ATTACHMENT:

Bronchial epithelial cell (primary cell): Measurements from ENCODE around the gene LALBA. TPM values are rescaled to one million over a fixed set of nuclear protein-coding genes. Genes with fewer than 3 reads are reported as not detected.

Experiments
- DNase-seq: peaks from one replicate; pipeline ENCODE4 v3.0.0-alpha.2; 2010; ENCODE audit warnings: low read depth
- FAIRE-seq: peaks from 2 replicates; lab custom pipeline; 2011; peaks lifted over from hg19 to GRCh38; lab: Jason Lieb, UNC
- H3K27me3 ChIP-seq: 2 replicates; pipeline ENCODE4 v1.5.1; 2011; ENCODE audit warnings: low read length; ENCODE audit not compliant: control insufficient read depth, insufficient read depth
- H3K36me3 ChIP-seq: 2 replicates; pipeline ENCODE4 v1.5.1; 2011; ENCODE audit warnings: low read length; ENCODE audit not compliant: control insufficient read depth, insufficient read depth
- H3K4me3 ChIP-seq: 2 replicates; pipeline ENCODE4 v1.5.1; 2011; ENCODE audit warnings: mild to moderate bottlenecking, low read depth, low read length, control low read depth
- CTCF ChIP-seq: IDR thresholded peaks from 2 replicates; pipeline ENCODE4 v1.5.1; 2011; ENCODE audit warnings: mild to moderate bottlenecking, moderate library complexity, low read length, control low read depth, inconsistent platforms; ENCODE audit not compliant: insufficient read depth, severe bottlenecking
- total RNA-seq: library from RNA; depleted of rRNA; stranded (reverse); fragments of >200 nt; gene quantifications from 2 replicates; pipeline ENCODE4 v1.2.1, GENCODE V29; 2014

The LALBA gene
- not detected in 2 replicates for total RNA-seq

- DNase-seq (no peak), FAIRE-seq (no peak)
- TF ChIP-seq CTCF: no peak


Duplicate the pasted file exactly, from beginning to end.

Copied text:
Bronchial epithelial cell (primary cell): Measurements from ENCODE around the gene LALBA. TPM values are rescaled to one million over a fixed set of nuclear protein-coding genes. Genes with fewer than 3 reads are reported as not detected.

Experiments
- DNase-seq: peaks from one replicate; pipeline ENCODE4 v3.0.0-alpha.2; 2010; ENCODE audit warnings: low read depth
- FAIRE-seq: peaks from 2 replicates; lab custom pipeline; 2011; peaks lifted over from hg19 to GRCh38; lab: Jason Lieb, UNC
- H3K27me3 ChIP-seq: 2 replicates; pipeline ENCODE4 v1.5.1; 2011; ENCODE audit warnings: low read length; ENCODE audit not compliant: control insufficient read depth, insufficient read depth
- H3K36me3 ChIP-seq: 2 replicates; pipeline ENCODE4 v1.5.1; 2011; ENCODE audit warnings: low read length; ENCODE audit not compliant: control insufficient read depth, insufficient read depth
- H3K4me3 ChIP-seq: 2 replicates; pipeline ENCODE4 v1.5.1; 2011; ENCODE audit warnings: mild to moderate bottlenecking, low read depth, low read length, control low read depth
- CTCF ChIP-seq: IDR thresholded peaks from 2 replicates; pipeline ENCODE4 v1.5.1; 2011; ENCODE audit warnings: mild to moderate bottlenecking, moderate library complexity, low read length, control low read depth, inconsistent platforms; ENCODE audit not compliant: insufficient read depth, severe bottlenecking
- total RNA-seq: library from RNA; depleted of rRNA; stranded (reverse); fragments of >200 nt; gene quantifications from 2 replicates; pipeline ENCODE4 v1.2.1, GENCODE V29; 2014

The LALBA gene
- not detected in 2 replicates for total RNA-seq

- DNase-seq (no peak), FAIRE-seq (no peak)
- TF ChIP-seq CTCF: no peak